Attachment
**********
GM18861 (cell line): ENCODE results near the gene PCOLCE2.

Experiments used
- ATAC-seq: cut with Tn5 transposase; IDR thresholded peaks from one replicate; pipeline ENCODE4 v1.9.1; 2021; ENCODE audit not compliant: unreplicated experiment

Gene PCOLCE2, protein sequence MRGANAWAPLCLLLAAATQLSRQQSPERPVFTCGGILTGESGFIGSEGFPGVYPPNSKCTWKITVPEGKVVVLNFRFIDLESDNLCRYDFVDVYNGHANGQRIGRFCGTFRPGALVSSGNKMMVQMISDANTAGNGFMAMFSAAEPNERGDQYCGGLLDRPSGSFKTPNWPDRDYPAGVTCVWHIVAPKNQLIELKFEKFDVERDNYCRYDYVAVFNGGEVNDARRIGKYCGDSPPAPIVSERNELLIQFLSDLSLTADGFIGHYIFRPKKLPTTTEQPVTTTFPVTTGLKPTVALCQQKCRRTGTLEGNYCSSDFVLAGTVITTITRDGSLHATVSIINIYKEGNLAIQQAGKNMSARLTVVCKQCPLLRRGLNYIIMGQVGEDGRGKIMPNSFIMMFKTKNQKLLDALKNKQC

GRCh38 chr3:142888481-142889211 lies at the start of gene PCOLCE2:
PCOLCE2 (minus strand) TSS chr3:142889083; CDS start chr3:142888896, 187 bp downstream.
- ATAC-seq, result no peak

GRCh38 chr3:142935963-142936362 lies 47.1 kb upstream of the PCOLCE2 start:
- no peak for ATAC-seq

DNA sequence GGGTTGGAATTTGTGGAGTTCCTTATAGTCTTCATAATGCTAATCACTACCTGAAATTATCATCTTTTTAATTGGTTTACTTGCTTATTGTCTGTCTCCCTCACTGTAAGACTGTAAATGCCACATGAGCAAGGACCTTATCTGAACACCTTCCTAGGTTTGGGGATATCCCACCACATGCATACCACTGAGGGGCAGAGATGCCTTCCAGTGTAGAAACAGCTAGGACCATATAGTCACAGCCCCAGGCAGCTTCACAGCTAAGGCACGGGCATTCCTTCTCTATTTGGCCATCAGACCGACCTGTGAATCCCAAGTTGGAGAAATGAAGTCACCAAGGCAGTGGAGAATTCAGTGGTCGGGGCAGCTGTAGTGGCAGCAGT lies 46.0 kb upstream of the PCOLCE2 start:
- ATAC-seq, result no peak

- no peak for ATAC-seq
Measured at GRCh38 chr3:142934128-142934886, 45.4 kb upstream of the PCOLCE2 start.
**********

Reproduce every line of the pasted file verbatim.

GM18861 (cell line): ENCODE results near the gene PCOLCE2.

Experiments used
- ATAC-seq: cut with Tn5 transposase; IDR thresholded peaks from one replicate; pipeline ENCODE4 v1.9.1; 2021; ENCODE audit not compliant: unreplicated experiment

Gene PCOLCE2, protein sequence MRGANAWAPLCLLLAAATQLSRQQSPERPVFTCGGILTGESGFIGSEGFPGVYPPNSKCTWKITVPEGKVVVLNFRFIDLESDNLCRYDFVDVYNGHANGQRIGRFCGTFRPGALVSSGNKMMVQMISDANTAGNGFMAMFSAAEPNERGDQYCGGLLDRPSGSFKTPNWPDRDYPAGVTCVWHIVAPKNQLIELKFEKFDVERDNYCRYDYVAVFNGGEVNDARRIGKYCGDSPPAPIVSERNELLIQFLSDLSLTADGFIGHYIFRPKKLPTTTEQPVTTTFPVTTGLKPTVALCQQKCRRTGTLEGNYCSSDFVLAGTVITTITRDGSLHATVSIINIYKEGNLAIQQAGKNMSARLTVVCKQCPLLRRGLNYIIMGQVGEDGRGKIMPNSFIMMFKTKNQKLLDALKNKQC

GRCh38 chr3:142888481-142889211 lies at the start of gene PCOLCE2:
PCOLCE2 (minus strand) TSS chr3:142889083; CDS start chr3:142888896, 187 bp downstream.
- ATAC-seq, result no peak

GRCh38 chr3:142935963-142936362 lies 47.1 kb upstream of the PCOLCE2 start:
- no peak for ATAC-seq

DNA sequence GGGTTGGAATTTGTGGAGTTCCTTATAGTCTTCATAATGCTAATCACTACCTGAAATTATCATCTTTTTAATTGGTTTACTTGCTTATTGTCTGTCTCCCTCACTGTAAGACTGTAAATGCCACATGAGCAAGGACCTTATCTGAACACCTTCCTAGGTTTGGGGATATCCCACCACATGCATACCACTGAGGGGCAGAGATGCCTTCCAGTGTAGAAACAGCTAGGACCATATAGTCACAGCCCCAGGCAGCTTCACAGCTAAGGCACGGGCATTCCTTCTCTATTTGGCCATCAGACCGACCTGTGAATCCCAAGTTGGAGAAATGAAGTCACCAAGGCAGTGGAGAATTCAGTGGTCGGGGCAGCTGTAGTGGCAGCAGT lies 46.0 kb upstream of the PCOLCE2 start:
- ATAC-seq, result no peak

- no peak for ATAC-seq
Measured at GRCh38 chr3:142934128-142934886, 45.4 kb upstream of the PCOLCE2 start.